Manage a multicultural workforce

The purpose of this paper is to describe some of the competences necessary to manage a multicultural workforce. Management style changes according to staff and organisation’s culture. In order to develop this paper, most research was done through literature based on multicultural workforce and online articles, studies and other key information. Multicultural managers need to learn how to deal with different cultures workforce.

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Some basic knowledge is necessary to develop a multicultural thinking and increase the understanding of another culture. Besides the basic skills, it is also important for the manager to learn about cultures and habits, the way people work and even their religion, as they influence performance and dictate the style of management appropriate to each situation. There is a process of constant learning, not only by the manager but also by the whole organisation, as the global environment of today asks for a multidimensional in order to successfully manage a multicultural workforce.

2. Introduction

The world is moving very fast towards a global economy. Competition between companies has exceeded national boundaries. Today, labour force is easier moved from one country to another. The European Union, for example, transforms Europe into an integrated buying and selling block which will compete as a major economic player. However, people still are the key asset for every company. The workforce of today is better educated and there is a continuous need for improvement and personal development.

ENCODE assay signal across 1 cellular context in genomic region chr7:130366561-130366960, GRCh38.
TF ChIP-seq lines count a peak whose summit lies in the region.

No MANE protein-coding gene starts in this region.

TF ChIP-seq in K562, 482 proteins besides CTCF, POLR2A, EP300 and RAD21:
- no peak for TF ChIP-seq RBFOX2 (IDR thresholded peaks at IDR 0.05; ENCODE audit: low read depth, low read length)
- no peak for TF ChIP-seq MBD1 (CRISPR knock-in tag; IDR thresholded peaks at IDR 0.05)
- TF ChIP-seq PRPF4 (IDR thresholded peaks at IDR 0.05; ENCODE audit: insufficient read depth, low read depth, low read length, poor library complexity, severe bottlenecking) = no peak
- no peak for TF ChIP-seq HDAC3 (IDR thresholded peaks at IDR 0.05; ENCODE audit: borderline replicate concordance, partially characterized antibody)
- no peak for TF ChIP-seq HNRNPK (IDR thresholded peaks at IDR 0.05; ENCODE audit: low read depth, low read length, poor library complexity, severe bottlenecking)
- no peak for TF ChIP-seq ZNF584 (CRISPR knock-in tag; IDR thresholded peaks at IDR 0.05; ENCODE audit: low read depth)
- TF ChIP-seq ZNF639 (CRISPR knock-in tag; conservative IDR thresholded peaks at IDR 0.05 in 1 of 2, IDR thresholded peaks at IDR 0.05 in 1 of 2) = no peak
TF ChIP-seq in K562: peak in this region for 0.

The importance of employees’ competences increases generally. The roles of the manager were forced to change in order to adapt to cultural issues. It is essential to understand the differences between economies and mainly between the multicultural workforces. Competences and leadership styles have been transformed. In this paper, we look into what kind of competences underlies successful managerial performance.

3. Competences in managing a multicultural workforce In the global environment, the complexity to specify competences for each job and for each region of the globe, makes it impossible not to rely on core competences in the selection of managers. Management is the same science all over the world. However, the way of managing is what will differ from one place to another. Many researches have been done during the last century to identify the skills of an effective manager and the characteristics of a good multicultural manager (Carlson, cited in Iversen 2000, p. 6). As the importance of managerial competences has increased, global managers are expected to go through a constant process of learning and development.

Nowadays the researchers find out that many different approaches to managerial competences are necessary to be a successful multicultural manager. Competences were the ability to put into non-routine cognitive intelligent actions. We take out 3 important points as competences in managing a multicultural workforce. First, and probably the most important one, is the possession of interaction skills across cultures, followed by learning and communication elements. The factors that influence managerial competences can be observed in Appendix 1.